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Cycling in London sees pandemic accelerate increased inclusivity

Cycling groups that encourage inclusivity and representation have seen increased membership, as the demographic of those embracing two wheels in the capital has shifted over the last couple of years. 

Women and BAME cyclists are challenging stereotypes, and ‘MAMILS’ – Middle-Aged Men In Lycra – are no longer the main group making up the growing number of cyclists in the capital.

This has been highlighted by the pandemic, which significantly changed the UK’s attitude to travel, resulting in more people than ever catching the cycling bug.

Andy Edwards, who wrote the 2019 Diversity in Cycling report, said: “There was already a shift underway in 2019, but that accelerated in 2020, partly it seems due to COVID and partly in the wake of the death of George Floyd.

“The whiteness of cycling was brought into sharp focus, and that galvanised a lot of people to do something. This whole thing is driven at the grassroots level and London is at the epicentre.” 

The Diversity in Cycling report was created in reaction to seeing more riders from black and Asian backgrounds in London, but not necessarily in cycling clubs or represented in the cycling media. 

Consumer research carried out by #BikeIsBest in September 2020, showed new cyclists were twice as likely to be from a BAME group and women were also twice as likely to get on a bike during the pandemic, with new cyclists 59% male and 41% female.

CITY WHEELERS: Women have been more likely to take up cycling since the pandemic

RideFest is an example of a cycling group, grown out of south London, that has fostered an inclusive environment, with predominantly black and Asian riders and a 50:50 gender split.

Founding member Richard Liston said: ” We make it clear we promote and encourage inclusivity and our membership has created a safe place for people to come and not be judged.

“It’s different, and not the testosterone-fuelled environment that’s typical in a cycling club.”

RideFest first met in Richmond Park in 2016 with a small group and now has a membership of 150.

They have organised virtual rides, coaching, and Q&A sessions to stay connected through lockdown. 

Liston added: “We’re not racers, but if you combine health and the social aspect then it’s the perfect activity.”

Cycle Sisters, also founded in 2016, is a charity inspiring and enabling Muslim women to get on bikes with community cycle groups across London.

Interest in their groups has increased at a steady pace, and they have found many of their riders have started cycling independently more since the pandemic.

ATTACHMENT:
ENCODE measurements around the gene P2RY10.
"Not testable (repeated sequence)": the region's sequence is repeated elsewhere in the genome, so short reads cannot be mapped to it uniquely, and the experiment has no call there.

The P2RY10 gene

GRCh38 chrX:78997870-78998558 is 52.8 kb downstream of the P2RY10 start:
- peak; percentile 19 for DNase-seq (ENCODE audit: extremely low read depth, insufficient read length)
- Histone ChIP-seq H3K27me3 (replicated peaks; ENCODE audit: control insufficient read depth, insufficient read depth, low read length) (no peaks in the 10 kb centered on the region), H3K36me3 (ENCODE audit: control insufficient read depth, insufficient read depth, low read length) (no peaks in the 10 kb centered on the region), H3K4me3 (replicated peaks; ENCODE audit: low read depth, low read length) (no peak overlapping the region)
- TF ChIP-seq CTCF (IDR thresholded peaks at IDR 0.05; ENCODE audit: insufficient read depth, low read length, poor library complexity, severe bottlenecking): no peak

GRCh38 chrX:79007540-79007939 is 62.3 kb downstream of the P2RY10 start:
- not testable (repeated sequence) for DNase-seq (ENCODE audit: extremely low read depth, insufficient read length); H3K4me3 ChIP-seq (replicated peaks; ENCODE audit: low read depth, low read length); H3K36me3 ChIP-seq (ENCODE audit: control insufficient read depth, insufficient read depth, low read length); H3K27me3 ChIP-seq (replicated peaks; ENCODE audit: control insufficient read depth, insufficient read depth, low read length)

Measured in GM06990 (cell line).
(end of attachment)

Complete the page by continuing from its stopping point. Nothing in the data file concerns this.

Khadijah Zaidi, Trustee and Ride Leader for Cycle Sisters said: “This has always been a goal of ours – to use our group rides to encourage people to cycle more in their own lives.

“Many of our riders want to join a group where the way they dress is not an issue, and where rides are sociable and supportive and not competitive with people only dressed in lycra.

“Muslim women are seeing others they know taking up cycling, and in turn they get tempted to take it up and soon get the cycling bug!”

Zaidi commented that a lot of their riders started cycling because of the unique and welcoming environment the groups offered and as a safe and healthy way to get around.

There was a reported 189% increase in people going out for exercise from May to July 2020 compared to 2019, according to The National Travel Survey (NTS) by the Department of Transport. 

ON YA BIKE: Department of Transport NTS, published January 2021

Furthermore, 94-95% of respondents said they were likely to continue walking or cycling more after travel restrictions and social distancing are removed. 

Grassroots groups are important to reflect diversity in the cycling world, but accessibility is also key to creating inclusive spaces to bike in the city. 

Zaidi highlighted that many of the barriers the women in Cycle Sisters faced are also experienced by other groups, mainly as a result of inaccessibility. 

These included: lack of good, linked-up infrastructure, fears of safety, lack of a bike or space to store a bike, as well as a lack of role models and suitable groups.

Ealing Council has taken some steps to foster an inclusive cycling community, such as organised free bike checks with Dr Bike, which take place on Saturdays in Ealing Broadway.

A spokesperson for the Ealing STARS, a Transport for London community project, said they currently support 13 schools in Ealing to deliver School Streets, where roads near schools are shut at opening and closing times to encourage cycling, walking and scootering. 

Other initiatives to encourage active travel, such as the Low Traffic Neighbourhood (LTN) schemes, have faced mixed reactions from residents. 

Similar schemes are in place across south west London, with Merton leading the way for school streets and LTNs receiving mixed reactions across Lambeth, Kingston and Wandsworth.

A Cycle Sisters Hounslow group was established in July 2020, and will formally launch after lockdown restrictions end and it is safe to resume group rides.

You can connect with Ridefest on Strava, Facebook and Instagram. 

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